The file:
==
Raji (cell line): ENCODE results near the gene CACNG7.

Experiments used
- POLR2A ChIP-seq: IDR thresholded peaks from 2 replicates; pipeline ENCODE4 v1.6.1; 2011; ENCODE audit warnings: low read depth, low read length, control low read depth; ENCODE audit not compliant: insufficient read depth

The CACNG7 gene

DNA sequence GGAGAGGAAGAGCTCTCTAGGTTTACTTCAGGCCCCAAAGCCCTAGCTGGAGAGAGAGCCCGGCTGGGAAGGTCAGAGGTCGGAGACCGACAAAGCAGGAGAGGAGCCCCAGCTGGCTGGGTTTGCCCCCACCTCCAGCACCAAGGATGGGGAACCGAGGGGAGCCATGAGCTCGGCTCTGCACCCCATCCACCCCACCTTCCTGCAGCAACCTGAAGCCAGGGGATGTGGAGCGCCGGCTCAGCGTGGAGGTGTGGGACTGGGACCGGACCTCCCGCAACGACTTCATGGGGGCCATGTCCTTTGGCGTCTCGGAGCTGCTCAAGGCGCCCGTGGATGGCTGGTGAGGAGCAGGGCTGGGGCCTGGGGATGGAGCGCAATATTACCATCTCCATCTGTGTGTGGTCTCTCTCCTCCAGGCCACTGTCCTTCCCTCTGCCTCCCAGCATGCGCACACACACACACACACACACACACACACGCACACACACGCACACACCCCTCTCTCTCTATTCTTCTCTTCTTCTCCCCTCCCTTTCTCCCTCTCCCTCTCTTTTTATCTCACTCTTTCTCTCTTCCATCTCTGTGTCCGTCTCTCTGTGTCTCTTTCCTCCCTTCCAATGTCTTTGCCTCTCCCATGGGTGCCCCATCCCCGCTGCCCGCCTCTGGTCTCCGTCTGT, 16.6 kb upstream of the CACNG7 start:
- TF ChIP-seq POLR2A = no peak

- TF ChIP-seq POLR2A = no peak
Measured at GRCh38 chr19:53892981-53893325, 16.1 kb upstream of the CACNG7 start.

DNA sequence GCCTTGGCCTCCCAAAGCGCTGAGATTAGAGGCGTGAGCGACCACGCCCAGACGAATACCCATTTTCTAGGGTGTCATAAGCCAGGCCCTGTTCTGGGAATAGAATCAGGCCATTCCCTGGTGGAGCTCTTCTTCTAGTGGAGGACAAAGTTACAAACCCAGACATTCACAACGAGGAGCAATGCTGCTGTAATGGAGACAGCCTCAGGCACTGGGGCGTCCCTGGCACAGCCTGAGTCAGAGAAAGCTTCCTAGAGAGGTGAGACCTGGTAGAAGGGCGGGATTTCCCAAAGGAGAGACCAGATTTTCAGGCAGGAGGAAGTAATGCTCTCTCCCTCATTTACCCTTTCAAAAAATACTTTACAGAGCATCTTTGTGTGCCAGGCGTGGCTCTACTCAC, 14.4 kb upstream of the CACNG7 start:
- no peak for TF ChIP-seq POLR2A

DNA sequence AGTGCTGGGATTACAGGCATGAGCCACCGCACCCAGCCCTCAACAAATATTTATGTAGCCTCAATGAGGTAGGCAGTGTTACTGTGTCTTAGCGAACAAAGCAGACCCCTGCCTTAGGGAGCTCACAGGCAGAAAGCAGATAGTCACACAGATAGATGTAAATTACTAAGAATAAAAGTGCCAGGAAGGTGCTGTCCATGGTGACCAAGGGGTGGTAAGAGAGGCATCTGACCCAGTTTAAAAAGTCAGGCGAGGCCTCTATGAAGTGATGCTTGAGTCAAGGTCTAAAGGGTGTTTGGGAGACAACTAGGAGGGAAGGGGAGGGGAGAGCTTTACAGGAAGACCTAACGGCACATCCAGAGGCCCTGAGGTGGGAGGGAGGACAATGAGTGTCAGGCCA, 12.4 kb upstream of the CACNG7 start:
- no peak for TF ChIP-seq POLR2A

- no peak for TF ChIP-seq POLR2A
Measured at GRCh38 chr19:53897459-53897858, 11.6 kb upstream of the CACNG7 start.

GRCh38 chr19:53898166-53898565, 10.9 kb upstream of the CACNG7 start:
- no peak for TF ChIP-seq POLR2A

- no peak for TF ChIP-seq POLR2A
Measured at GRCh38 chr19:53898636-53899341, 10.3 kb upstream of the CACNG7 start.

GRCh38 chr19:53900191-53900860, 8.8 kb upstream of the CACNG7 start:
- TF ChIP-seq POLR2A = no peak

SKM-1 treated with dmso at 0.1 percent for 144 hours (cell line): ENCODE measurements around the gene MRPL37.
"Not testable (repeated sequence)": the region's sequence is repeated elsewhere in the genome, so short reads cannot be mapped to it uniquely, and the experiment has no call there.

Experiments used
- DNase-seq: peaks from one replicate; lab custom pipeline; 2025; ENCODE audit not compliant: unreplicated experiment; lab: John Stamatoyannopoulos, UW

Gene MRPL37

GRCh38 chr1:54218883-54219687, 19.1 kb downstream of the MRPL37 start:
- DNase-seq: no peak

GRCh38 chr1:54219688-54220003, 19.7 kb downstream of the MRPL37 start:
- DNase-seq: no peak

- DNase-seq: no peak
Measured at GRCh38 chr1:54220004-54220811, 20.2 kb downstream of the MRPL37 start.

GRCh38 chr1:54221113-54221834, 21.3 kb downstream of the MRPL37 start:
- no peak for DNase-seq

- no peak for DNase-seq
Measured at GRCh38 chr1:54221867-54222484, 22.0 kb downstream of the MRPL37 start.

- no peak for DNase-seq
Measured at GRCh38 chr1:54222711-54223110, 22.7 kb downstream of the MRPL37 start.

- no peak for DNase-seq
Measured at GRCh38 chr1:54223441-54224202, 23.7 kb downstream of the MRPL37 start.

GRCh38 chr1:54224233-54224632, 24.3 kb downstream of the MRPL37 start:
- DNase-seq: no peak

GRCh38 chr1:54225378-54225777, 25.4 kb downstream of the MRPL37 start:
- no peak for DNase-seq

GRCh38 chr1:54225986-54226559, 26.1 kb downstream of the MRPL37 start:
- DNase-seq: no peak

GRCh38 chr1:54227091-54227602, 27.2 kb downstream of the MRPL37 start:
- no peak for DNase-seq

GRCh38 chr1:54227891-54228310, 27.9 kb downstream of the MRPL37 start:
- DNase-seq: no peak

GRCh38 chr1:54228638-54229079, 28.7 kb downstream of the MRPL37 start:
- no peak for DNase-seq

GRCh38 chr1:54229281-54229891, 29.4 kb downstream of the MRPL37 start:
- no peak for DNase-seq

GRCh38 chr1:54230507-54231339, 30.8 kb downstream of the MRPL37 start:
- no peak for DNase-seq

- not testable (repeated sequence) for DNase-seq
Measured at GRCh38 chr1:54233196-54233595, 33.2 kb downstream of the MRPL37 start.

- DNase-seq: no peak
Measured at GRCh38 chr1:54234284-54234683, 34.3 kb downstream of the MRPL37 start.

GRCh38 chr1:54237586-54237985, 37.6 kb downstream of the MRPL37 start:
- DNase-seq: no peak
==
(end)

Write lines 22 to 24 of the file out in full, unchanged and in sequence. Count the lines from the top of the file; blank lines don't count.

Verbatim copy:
"Not testable (repeated sequence)": the region's sequence is repeated elsewhere in the genome, so short reads cannot be mapped to it uniquely, and the experiment has no call there.

Experiments used
- DNase-seq: peaks from one replicate; lab custom pipeline; 2025; ENCODE audit not compliant: unreplicated experiment; lab: John Stamatoyannopoulos, UW